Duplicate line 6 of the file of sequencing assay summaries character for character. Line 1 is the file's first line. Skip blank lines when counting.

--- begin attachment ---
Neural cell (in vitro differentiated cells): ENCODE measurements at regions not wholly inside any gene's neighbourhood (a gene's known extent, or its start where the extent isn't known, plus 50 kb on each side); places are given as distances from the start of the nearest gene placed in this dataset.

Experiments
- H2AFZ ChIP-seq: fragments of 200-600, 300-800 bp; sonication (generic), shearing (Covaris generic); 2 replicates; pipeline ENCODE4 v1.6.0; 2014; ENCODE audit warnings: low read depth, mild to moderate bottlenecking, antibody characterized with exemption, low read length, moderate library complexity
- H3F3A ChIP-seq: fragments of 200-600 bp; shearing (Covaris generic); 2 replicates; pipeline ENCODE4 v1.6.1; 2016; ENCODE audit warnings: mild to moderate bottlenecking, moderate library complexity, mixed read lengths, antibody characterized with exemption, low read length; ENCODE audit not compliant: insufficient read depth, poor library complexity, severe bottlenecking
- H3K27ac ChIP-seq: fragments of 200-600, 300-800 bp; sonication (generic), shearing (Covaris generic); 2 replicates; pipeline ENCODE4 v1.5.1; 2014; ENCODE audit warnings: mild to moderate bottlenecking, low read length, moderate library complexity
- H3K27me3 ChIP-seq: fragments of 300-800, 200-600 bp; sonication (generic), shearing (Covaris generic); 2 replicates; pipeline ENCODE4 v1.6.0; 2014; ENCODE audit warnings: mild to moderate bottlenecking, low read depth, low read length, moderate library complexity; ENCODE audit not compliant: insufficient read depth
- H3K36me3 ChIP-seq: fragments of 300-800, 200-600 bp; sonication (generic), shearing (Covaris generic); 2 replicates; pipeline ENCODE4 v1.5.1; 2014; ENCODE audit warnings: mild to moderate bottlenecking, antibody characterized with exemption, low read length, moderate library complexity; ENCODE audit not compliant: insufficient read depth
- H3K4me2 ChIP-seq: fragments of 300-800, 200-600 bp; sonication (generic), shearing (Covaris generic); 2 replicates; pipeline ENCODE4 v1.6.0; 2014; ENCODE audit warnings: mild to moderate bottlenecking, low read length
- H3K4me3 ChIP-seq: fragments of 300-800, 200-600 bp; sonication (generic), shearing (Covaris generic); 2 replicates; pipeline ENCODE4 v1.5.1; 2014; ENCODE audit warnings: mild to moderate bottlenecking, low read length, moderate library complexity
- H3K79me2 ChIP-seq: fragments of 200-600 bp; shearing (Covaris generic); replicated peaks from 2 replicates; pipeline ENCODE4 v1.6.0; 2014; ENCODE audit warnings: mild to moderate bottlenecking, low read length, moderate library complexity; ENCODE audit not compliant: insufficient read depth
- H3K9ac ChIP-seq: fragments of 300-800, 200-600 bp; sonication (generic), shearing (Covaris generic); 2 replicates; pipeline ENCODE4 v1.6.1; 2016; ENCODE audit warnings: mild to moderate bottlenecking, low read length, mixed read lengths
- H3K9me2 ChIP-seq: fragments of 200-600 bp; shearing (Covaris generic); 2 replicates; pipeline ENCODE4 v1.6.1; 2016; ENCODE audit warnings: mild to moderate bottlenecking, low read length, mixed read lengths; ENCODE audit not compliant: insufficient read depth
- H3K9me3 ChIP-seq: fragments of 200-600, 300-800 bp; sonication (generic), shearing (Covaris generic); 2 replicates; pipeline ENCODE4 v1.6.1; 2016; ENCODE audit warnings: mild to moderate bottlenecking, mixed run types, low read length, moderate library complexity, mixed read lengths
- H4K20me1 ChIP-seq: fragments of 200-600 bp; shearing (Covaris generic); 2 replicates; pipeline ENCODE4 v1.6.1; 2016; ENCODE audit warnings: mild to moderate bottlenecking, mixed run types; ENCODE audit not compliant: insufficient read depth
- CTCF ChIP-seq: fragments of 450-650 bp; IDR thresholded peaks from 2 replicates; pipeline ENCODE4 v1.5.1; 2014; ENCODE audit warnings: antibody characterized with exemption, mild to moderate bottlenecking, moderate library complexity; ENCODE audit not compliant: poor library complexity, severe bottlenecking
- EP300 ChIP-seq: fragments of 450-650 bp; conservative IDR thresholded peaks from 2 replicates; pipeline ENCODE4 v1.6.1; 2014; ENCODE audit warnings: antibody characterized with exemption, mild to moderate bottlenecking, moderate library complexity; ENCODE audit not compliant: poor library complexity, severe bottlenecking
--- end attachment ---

- H3K27me3 ChIP-seq: fragments of 300-800, 200-600 bp; sonication (generic), shearing (Covaris generic); 2 replicates; pipeline ENCODE4 v1.6.0; 2014; ENCODE audit warnings: mild to moderate bottlenecking, low read depth, low read length, moderate library complexity; ENCODE audit not compliant: insufficient read depth